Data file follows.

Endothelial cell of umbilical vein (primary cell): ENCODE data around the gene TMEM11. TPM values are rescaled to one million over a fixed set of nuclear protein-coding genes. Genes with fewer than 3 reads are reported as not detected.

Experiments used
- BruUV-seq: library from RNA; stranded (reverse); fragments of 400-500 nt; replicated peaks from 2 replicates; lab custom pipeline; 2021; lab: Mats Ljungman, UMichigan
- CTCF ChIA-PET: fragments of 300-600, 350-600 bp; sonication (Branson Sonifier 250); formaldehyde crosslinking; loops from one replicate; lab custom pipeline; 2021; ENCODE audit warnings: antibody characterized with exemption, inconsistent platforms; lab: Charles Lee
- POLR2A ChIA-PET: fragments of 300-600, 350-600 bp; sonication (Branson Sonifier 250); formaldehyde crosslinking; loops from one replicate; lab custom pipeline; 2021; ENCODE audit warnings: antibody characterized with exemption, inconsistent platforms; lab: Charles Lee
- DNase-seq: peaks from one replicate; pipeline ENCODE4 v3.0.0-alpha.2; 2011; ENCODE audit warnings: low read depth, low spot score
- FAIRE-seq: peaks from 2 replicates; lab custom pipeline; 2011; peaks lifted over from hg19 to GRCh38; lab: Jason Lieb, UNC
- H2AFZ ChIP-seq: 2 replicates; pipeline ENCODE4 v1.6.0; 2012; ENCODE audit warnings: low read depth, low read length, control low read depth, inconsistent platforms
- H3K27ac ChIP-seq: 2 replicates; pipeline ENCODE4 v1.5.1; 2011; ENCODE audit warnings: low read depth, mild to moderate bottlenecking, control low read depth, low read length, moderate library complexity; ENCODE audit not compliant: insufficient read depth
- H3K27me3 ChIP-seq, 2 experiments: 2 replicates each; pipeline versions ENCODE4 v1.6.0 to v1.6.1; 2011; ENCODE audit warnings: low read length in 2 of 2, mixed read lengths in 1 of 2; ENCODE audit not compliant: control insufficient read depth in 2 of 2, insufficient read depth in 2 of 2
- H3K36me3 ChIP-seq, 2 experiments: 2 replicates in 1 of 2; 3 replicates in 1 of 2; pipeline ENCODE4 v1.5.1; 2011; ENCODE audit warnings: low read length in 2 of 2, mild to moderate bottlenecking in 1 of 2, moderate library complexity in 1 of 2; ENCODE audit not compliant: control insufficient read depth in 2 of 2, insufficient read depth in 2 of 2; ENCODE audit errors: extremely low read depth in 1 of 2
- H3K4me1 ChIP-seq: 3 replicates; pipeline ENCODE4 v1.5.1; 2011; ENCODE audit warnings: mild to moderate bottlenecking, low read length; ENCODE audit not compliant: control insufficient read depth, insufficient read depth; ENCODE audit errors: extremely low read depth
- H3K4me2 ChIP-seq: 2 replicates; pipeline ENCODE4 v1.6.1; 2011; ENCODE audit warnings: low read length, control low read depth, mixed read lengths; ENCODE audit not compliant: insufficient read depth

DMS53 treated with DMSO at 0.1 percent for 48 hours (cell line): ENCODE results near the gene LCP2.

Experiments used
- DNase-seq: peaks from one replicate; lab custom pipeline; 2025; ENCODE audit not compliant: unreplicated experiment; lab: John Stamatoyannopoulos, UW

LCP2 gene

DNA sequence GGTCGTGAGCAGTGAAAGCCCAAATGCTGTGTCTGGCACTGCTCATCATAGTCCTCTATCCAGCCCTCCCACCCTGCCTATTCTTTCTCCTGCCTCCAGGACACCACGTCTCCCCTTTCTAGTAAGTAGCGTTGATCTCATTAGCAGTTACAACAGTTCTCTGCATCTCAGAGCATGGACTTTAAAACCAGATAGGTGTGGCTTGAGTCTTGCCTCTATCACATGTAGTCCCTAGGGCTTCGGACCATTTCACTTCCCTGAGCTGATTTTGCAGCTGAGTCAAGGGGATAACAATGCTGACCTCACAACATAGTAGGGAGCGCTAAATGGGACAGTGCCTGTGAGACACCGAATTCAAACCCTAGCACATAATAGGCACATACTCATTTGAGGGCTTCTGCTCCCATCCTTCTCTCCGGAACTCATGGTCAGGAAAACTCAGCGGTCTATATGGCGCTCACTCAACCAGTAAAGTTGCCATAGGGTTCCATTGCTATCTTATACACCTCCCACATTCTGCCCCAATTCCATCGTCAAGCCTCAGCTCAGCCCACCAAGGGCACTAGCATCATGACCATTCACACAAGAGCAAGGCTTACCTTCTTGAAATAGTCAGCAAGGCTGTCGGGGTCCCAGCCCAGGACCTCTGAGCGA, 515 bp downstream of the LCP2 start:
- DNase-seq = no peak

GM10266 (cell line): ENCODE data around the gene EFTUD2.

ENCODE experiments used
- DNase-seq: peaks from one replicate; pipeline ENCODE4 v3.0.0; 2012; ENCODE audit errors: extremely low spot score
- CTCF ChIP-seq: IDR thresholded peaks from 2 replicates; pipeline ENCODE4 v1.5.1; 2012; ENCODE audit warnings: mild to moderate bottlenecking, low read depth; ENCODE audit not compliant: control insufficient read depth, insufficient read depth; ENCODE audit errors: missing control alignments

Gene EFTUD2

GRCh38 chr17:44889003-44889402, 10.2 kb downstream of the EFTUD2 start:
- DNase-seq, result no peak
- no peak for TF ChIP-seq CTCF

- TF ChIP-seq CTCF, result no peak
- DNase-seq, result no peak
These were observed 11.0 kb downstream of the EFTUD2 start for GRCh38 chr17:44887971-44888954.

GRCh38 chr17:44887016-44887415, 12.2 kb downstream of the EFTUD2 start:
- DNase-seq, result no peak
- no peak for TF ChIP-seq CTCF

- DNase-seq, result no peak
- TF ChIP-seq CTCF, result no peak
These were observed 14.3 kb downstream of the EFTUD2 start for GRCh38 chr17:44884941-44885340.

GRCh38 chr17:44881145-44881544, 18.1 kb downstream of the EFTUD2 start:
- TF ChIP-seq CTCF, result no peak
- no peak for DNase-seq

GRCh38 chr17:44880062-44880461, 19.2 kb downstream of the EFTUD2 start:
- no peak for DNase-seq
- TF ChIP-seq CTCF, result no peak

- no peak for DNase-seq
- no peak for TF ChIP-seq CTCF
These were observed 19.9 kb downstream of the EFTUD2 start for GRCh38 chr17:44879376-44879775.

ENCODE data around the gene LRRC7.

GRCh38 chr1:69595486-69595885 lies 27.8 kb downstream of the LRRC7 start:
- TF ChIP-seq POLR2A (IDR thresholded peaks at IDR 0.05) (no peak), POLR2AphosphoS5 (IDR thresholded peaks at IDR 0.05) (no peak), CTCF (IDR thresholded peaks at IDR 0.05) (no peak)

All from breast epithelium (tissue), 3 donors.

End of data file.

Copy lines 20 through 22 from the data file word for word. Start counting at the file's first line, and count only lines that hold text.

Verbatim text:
GM10266 (cell line): ENCODE data around the gene EFTUD2.

ENCODE experiments used
- DNase-seq: peaks from one replicate; pipeline ENCODE4 v3.0.0; 2012; ENCODE audit errors: extremely low spot score